Tuesday, April 15, 2008
Crash is About Racism
It didn't hit me until the credits were rolling and I realized I couldn't pronounce 10% of the names. (Oh, you, Michael Peña! Your demented "n" above the "n" blew my mind.)
See, being as unracist and equal-opportunity as I am, I never even noticed the multi-racial cast since everyone non-Asian looks the same to me. If it weren't for the credits, all the color just would've whizzed me by.
I really should've noticed it just by the title, though. See, there was never any crash depicted on-screen. I was waiting for it the whole time, only to be quarter-satisfied by some weak off-screen car wreck that was non-essential to the plot. (Hell, the whole plot was non-essential to the plot, but that, of course, is just another reflection of racism in society.)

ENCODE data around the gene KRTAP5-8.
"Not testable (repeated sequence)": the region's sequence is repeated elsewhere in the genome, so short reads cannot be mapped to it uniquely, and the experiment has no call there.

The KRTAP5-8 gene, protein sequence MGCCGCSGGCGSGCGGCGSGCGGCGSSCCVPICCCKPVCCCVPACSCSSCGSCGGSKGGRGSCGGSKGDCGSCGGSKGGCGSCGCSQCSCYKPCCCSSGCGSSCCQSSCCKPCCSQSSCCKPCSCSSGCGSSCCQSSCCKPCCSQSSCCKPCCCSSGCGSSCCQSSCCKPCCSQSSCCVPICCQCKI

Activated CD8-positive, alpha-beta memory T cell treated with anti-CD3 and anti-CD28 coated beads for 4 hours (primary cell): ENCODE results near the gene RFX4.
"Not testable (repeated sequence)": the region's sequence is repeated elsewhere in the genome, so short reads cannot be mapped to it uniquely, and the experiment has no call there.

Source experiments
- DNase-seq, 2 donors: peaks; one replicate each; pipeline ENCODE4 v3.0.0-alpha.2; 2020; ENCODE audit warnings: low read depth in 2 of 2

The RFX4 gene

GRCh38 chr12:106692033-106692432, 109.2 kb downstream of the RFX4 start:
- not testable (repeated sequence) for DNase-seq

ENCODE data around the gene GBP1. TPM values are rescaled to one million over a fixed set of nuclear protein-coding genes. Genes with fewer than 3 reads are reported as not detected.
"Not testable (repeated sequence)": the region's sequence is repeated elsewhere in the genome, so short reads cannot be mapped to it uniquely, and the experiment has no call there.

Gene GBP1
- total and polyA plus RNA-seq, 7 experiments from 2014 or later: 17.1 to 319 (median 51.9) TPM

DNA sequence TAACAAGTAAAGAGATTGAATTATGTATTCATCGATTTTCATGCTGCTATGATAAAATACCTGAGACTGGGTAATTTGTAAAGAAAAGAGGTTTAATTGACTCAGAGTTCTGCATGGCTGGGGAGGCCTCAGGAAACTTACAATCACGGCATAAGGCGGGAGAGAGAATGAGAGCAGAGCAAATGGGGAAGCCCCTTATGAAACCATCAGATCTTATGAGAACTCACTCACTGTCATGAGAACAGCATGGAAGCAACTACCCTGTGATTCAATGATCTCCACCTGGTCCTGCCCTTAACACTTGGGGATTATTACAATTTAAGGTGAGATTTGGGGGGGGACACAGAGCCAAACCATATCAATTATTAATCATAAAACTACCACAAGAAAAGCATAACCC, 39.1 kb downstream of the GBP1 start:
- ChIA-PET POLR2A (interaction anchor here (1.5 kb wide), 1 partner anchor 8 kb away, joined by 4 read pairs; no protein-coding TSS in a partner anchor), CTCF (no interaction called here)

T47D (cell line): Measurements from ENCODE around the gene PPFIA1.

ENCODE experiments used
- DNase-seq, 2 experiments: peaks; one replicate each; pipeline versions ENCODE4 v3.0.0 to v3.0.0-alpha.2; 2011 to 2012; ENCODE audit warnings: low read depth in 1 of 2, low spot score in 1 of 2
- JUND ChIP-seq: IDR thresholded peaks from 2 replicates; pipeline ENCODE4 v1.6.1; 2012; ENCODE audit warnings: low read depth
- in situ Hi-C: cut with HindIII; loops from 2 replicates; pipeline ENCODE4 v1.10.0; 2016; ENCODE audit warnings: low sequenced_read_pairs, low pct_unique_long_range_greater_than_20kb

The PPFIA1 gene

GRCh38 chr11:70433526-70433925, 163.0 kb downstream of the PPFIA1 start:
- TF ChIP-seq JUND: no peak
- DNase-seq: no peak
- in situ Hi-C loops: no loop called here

Then I thought to myself... "If Mr. Haggis wants me to look for crashes, where would I look?" And then it hit me. "Crashes happen in races!"
The title wasn't just an arbitrary term tacked on because a film called Racism would never sell. Crashes happen in races. Now, that's symbolism.
The message is so subtlely laid out throughout the film that if you replaced the entire cast with white people, it would've just been a non-sensical mish-mash of characters and circumstance. Instead, it's a non-sensiscal mish-mash of characters and circumstance with different ethnicities. Just like life! My horizons are broadening already.
Thanks to the realizations this movie have taught me, I now know that white people are ignorant, Persians love guns and shoot people, black people either steal cars or pick fights with white policemen, Hispanics love family, and Asians are completely invisible.
Crash is a landmark film on racism and the world, in general. It's just a shame that, because of his artistry, so few people got the message.